There are always days in relegation battles that can be seen as decisive, just as there are moments in title races that put a team in the driving seat or all but out of contention. On this day in 2010, both of the above happened. After the game Wigan Athletic had three points that virtually secured their safety for another season, while Arsenal, already needing a huge slice of fortune, would now require a miracle.
Before the two sides took to the field at the DW Stadium, Wigan were 16th in the Premier League table and still well within touching distance of Hull City, who were four points back in 18th. This was one of the games that looking ahead at the fixtures not many Latics fans would have put down as three points. This, however, was Arsenal's game in hand and their chance to remain in the title race - a victory would have put them three points behind Chelsea and two behind Manchester United.
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It meant that all the pressure was on the London side in this clash, and with an as usual depleted squad from injuries not many were relishing this encounter. Manuel Almunia, Thomas Vermaelen and Denilson, usually regulars in the team, were all out and replaced by Lukasz Fabianksi, Mickael Silvestre and Craig Eastmond, while Robin van Persie only made the bench.
Although the Gunners were not at their best, it did appear that the remnants of the previously strong squad had just about enough to beat Wigan. Arsenal simply had to follow up Tottenham Hotspur's win over Chelsea the previous day with a victory of their own and, although they started nervously, grabbed the opening goal with just four minutes of the first half remaining. Nicklas Bendtner played in Theo Walcott, who finished tidily for what looked a huge goal at the time.
Wigan had had their chances, however, and twice could have taken the lead before the first goal. First Fabianski was unconvincing from a corner and missed the ball before Mario Melchiot headed wide, and then more slack defending allowed Charles N'Zogbia, but he tamely shot wide. Just after the break, though, Arsenal had a cushion. Samir Nasri's corner was all too easily met by Silvestre, who headed in to big celebrations.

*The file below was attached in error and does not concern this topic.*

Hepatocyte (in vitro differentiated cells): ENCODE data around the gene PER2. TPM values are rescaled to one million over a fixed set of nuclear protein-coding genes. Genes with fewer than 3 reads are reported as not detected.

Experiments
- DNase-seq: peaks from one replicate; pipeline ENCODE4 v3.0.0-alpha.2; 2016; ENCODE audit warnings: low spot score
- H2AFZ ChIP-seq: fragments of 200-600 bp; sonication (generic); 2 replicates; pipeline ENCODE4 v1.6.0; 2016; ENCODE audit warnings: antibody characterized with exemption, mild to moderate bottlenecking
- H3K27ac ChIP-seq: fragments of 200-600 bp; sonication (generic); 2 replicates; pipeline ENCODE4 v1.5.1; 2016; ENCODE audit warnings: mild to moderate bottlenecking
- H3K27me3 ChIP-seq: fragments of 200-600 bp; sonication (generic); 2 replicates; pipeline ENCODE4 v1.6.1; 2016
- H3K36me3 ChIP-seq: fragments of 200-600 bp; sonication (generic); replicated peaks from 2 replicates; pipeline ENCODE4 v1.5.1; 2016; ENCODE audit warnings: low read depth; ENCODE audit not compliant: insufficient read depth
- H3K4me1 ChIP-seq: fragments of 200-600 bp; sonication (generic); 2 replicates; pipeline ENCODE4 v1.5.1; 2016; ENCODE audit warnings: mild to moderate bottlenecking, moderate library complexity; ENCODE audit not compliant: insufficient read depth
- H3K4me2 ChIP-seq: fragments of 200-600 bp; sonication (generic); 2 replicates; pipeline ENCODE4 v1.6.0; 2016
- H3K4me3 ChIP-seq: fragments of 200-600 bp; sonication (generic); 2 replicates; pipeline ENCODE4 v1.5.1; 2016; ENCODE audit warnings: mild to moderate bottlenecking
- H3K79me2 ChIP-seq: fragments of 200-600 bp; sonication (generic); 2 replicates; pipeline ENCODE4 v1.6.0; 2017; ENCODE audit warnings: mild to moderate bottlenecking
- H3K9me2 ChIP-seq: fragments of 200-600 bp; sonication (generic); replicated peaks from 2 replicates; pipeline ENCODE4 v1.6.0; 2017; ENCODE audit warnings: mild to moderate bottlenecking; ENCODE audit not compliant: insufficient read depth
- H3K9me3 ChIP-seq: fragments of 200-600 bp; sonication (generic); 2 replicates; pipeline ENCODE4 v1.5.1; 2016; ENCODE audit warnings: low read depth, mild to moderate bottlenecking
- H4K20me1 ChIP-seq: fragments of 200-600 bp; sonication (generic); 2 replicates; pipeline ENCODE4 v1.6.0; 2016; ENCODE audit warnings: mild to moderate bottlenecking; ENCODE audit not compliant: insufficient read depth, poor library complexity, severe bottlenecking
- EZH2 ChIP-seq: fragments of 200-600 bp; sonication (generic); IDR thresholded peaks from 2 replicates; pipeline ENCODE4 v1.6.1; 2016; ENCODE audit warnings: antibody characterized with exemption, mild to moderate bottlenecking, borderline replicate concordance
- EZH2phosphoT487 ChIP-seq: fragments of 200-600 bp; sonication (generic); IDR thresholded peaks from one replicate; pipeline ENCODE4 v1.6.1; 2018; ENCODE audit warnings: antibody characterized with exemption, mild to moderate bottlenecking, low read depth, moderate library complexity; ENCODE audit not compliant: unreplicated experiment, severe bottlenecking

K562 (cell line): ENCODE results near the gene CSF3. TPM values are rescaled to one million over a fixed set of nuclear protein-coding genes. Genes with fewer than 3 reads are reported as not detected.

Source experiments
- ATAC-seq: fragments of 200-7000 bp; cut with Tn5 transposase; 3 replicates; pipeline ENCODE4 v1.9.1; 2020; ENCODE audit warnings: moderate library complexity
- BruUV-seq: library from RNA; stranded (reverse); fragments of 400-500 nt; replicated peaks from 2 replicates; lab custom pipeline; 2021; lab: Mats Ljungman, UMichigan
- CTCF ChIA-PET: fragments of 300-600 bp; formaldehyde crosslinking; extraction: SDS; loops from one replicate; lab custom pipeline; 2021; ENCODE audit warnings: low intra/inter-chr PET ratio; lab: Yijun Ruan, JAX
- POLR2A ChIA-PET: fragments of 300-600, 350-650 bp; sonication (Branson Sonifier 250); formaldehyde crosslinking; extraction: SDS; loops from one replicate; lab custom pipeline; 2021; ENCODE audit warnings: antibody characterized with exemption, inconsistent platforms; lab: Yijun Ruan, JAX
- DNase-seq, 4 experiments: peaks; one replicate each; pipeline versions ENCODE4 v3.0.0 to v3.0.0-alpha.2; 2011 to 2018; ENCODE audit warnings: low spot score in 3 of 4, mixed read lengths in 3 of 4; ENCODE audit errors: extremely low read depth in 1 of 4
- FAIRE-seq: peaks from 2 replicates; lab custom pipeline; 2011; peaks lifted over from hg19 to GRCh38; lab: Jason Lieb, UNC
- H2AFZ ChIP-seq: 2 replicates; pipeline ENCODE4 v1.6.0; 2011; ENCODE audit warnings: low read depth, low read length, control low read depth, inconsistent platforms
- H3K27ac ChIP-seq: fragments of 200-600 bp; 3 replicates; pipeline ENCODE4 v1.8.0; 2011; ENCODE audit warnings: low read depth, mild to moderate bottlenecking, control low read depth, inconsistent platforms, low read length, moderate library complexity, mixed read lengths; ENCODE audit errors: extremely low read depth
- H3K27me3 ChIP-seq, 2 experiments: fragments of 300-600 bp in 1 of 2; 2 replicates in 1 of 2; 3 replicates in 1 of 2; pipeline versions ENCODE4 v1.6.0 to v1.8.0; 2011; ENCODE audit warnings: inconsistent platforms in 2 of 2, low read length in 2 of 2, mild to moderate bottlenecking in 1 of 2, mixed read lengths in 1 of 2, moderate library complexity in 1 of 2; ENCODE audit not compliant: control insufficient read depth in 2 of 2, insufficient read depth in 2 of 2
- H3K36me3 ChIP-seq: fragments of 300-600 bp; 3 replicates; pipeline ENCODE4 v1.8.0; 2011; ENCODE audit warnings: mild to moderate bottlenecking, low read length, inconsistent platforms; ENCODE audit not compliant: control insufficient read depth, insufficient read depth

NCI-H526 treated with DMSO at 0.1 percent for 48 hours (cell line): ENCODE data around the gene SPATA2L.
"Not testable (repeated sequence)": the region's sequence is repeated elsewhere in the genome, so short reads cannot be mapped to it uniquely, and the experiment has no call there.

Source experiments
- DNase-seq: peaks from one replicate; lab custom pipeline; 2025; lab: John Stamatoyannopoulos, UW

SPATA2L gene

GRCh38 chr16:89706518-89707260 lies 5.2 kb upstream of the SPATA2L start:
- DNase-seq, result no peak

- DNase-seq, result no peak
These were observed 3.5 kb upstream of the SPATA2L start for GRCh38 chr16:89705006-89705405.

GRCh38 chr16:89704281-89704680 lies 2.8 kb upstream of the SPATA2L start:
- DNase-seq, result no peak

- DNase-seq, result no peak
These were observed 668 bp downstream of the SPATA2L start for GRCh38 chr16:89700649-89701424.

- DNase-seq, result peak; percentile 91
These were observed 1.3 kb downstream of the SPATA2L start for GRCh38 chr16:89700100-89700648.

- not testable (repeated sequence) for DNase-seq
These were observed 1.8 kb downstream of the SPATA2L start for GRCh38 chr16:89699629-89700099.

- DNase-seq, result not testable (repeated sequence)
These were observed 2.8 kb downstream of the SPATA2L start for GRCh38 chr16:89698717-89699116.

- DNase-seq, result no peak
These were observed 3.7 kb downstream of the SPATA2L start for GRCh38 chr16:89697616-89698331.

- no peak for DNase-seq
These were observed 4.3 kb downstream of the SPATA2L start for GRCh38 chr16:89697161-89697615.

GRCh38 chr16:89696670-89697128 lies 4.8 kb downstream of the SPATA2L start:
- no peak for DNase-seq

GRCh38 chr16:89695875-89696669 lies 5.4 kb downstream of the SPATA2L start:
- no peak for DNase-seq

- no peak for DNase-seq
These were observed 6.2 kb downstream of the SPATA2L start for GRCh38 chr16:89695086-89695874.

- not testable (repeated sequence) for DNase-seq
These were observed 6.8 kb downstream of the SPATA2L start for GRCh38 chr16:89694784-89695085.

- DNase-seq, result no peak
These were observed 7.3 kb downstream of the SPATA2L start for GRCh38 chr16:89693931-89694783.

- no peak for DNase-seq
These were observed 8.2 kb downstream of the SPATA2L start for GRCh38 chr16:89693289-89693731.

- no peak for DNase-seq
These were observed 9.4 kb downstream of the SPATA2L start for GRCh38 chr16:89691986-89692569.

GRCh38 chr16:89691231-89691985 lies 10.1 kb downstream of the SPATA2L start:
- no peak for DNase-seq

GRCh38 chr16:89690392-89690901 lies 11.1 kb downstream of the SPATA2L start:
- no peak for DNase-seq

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The Gunners' performance to this point probably did not warrant a 2-0 lead, but even so Wigan had not produced a great deal that suggested they could take anything from this game. The home fans, too, did not have a lot to be excited about as even when Ben Watson side-footed the ball home from a Hugo Rodallega cut-back with 10 minutes to play, there was not a great deal of noise from the crowd who assumed a mere consolation.
How wrong they were, and also Arsenal's premature celebrations. Even with Wigan's further increased urgency after their goal, the equaliser did not arrive until one minute from the end of normal time - and it was one of Arsene Wenger's replacements, Fabianski, who was to blame. He had already had an edgy game before he fumbled at a corner to allow Titus Bramble in for a gift of a header and the equaliser.
Wigan were not done there, and deep into injury time they snatched a remarkable three points from a game that, on 80 minutes, looked to be fizzling out into a routine away win. The winner was N'Zogbia at his very best as he, with 94 minutes on the clock, fired a shot from just outside the box right into the top corner amid scenes of delirium from the hosts and disbelief from the Gunners.
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